Gathering people around a cause legitimized the work in a way only community word of mouth can. Together, we hosted a monthly book club and a workshop series in 2019 that laid the foundation for what is present today. 

Experience taught me that the organization’s success would depend upon a dedicated team. But I also knew that economic pressures make it incredibly difficult for Black people to choose actions aimed at liberation because survival and preservation take precedence. Our ability to quickly launch and scale is in direct correlation with the two-year paid fellowship that I received from Equal Justice Works and the first $50,000 grant we received from the San Francisco Foundation. 

We also knew we had to continue to connect our work to our Pan-African vision. This, we decided, required traveling to the home of our ancestors in Ghana. 

Gathering people around a cause legitimized the work in a way only community word-of-mouth can.

A Year of Return

Global liberation through Pan-African liberation is a core principle of Repaired Nations. The year 2019 proved to be an important year for the Black liberation movement, marking the 400th anniversary of the arrival of enslaved Africans to what would become the United States of America. 

It’s perhaps less known that 2019 marked the midpoint of the United Nations’ Decade for People of African Descent,” which was proclaimed in 2014 and extends from 2015 to 2024. In this context, we made a pilgrimage to Ghana in 2019. The purpose of our trip was simple: (1) inspire attendees to delve deeper into cooperative enterprise and (2) begin conversations between Ghanaians and Americans, with the hope for ongoing personal and business relationships.

A group of 30 people from across the United States landed in Accra, Ghana, with excitement and enthusiasm and then spontaneously gathered in prayer on this hallowed ground. For roughly 90 percent of us, this marked our first time ever touching the continent, and without philanthropic support subsidizing our trip, few of us would have made the journey. While in Ghana, we visited Kwame Nkrumah’s memorial, W.E.B. Du Bois’s home, slave dungeons, an ancient forest, and a cooperative fabric association. We held a conference with 70 Africans in attendance and learned about Ghana and the region. The conference focused on education, policy co-creation, and relationship building; and sought to connect cooperative activists in the United States with efforts in Ghana.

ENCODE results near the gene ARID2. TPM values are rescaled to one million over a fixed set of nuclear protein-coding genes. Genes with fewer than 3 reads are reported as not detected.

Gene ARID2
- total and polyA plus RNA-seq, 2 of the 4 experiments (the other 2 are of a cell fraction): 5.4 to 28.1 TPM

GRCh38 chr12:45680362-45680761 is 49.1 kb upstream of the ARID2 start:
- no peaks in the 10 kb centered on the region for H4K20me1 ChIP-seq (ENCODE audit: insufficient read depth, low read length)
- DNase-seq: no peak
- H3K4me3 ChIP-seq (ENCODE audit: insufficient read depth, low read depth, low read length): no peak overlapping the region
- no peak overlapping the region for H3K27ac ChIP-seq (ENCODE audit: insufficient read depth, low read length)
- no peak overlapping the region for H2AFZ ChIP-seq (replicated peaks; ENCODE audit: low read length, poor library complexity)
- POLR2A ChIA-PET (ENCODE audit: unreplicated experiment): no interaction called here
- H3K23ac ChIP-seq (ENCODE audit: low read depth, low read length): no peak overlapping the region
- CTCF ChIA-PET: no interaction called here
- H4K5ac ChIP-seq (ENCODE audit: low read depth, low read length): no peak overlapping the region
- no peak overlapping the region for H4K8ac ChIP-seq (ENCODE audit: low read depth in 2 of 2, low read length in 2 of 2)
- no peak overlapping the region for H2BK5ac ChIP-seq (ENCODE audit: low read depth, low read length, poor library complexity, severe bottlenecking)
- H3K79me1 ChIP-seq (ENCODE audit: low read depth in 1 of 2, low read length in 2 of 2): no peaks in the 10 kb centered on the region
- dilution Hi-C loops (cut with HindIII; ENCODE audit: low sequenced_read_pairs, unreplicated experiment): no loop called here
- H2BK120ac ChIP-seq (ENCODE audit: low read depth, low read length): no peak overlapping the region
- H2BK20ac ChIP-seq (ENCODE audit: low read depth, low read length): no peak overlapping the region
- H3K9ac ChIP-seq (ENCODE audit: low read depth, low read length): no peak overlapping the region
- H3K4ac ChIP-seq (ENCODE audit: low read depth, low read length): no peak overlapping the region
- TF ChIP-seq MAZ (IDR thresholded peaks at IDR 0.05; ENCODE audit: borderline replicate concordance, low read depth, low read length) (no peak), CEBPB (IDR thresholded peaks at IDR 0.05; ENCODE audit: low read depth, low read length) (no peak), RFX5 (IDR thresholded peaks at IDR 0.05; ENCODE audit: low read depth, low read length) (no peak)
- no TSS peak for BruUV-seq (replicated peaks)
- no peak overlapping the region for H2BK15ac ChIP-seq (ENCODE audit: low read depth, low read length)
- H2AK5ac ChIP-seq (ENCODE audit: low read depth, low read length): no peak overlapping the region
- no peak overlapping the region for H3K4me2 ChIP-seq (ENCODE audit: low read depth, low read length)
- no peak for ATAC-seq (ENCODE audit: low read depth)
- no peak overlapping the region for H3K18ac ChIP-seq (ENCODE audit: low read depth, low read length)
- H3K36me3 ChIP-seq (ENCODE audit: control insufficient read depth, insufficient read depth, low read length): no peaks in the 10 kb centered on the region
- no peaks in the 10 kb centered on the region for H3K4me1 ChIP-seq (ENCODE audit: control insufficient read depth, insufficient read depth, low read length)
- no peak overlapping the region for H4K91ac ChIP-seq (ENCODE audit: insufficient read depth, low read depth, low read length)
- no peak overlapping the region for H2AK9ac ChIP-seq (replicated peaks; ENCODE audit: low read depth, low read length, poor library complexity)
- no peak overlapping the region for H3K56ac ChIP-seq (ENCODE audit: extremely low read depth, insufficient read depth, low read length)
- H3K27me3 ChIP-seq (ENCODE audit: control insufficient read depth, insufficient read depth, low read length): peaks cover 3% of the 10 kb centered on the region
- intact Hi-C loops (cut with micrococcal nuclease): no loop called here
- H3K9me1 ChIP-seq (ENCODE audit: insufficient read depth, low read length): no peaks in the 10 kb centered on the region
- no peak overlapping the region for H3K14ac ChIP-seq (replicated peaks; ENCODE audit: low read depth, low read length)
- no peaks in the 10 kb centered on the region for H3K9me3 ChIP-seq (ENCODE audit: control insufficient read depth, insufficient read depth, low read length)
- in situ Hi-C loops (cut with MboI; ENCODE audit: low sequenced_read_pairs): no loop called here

Ghana conference attendees pose before visiting Kwame Nkrumah memorial. Photo courtesy of Repaired Nations.

Having witnessed firsthand the power of cooperative effort abroad, we returned to the United States ready to work on our own.

Toward Cooperative Flourishing

From its inception, Repaired Nations recognized that few cooperatives exist in Oakland’s Black communities. To change this, it is critical to be able to physically point to changemakers. For the past six years, we’ve focused on building the local signposts that help the wider community understand the impact cooperatives can have. Below are descriptions of a few emerging cooperative enterprises we have helped grow:

  • Authentik Afrikan came out of a desire to establish businesses that connect the diasporans in California. Mia Jackson cofounded the clothing co-op with two sewing apprentices, bringing years of experience sewing clothes and costumes for herself and her family. During two years of operation during the pandemic, Authentik Afrikan employed three near-full-time workers and several part-time seamstresses to make chic Afrocentric masks and sweatpants. In the business’s first month of operation, it grossed $22,000. “I never really thought I could have my own business but doing it as a cooperative really makes it feel more like you can touch it,” Jackson says. With support from Repaired Nations, she elaborates, “instead of just making the masks, I started developing a business plan and looking at costs which helped me adjust my prices to be more reflective of the labor involved. I also started thinking more long-range.”